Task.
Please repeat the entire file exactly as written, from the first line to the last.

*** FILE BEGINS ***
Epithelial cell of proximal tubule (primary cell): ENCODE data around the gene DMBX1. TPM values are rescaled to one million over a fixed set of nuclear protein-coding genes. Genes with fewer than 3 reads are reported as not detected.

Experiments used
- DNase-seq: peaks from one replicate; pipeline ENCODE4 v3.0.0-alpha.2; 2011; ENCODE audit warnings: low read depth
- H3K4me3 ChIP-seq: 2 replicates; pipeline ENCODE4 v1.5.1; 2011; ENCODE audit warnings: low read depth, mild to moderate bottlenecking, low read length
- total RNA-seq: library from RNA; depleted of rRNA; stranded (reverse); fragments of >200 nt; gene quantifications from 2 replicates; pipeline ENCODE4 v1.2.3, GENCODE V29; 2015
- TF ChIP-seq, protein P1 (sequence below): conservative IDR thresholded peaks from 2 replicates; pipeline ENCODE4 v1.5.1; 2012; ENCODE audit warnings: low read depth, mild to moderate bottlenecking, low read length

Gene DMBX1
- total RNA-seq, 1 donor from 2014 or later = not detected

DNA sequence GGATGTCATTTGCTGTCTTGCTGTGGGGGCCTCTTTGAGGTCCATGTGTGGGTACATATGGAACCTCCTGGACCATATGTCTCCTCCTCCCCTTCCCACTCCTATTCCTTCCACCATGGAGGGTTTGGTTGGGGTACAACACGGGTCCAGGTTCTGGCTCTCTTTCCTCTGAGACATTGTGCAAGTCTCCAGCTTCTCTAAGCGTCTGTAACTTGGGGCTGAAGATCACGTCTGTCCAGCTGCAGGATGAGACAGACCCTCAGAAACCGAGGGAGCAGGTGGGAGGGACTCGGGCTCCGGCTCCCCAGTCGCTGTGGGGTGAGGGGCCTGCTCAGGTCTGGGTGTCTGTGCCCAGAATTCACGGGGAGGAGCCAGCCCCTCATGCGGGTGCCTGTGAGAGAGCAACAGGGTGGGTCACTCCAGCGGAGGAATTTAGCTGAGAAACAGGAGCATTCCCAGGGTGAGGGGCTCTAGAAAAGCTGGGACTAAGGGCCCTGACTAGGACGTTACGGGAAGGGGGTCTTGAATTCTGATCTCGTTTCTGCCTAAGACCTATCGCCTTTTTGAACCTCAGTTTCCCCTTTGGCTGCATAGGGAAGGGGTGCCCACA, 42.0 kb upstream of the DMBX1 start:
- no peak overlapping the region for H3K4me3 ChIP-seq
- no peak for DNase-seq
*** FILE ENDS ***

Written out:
Epithelial cell of proximal tubule (primary cell): ENCODE data around the gene DMBX1. TPM values are rescaled to one million over a fixed set of nuclear protein-coding genes. Genes with fewer than 3 reads are reported as not detected.

Experiments used
- DNase-seq: peaks from one replicate; pipeline ENCODE4 v3.0.0-alpha.2; 2011; ENCODE audit warnings: low read depth
- H3K4me3 ChIP-seq: 2 replicates; pipeline ENCODE4 v1.5.1; 2011; ENCODE audit warnings: low read depth, mild to moderate bottlenecking, low read length
- total RNA-seq: library from RNA; depleted of rRNA; stranded (reverse); fragments of >200 nt; gene quantifications from 2 replicates; pipeline ENCODE4 v1.2.3, GENCODE V29; 2015
- TF ChIP-seq, protein P1 (sequence below): conservative IDR thresholded peaks from 2 replicates; pipeline ENCODE4 v1.5.1; 2012; ENCODE audit warnings: low read depth, mild to moderate bottlenecking, low read length

Gene DMBX1
- total RNA-seq, 1 donor from 2014 or later = not detected

DNA sequence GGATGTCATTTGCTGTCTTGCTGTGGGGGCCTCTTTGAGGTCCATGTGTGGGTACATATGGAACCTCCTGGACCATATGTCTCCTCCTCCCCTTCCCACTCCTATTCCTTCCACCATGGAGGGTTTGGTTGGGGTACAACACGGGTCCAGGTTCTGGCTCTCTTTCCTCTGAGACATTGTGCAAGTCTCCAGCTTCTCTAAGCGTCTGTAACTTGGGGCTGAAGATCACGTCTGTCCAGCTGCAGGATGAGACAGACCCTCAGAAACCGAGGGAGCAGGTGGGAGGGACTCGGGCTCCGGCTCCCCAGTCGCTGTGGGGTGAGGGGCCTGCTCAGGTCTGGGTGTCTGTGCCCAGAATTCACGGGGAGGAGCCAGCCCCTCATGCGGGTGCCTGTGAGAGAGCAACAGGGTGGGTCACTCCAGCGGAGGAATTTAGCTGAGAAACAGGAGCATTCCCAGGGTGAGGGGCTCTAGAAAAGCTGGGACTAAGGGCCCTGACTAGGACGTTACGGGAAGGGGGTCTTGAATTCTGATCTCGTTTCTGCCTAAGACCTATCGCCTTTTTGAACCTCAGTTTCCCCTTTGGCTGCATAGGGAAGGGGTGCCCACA, 42.0 kb upstream of the DMBX1 start:
- no peak overlapping the region for H3K4me3 ChIP-seq
- no peak for DNase-seq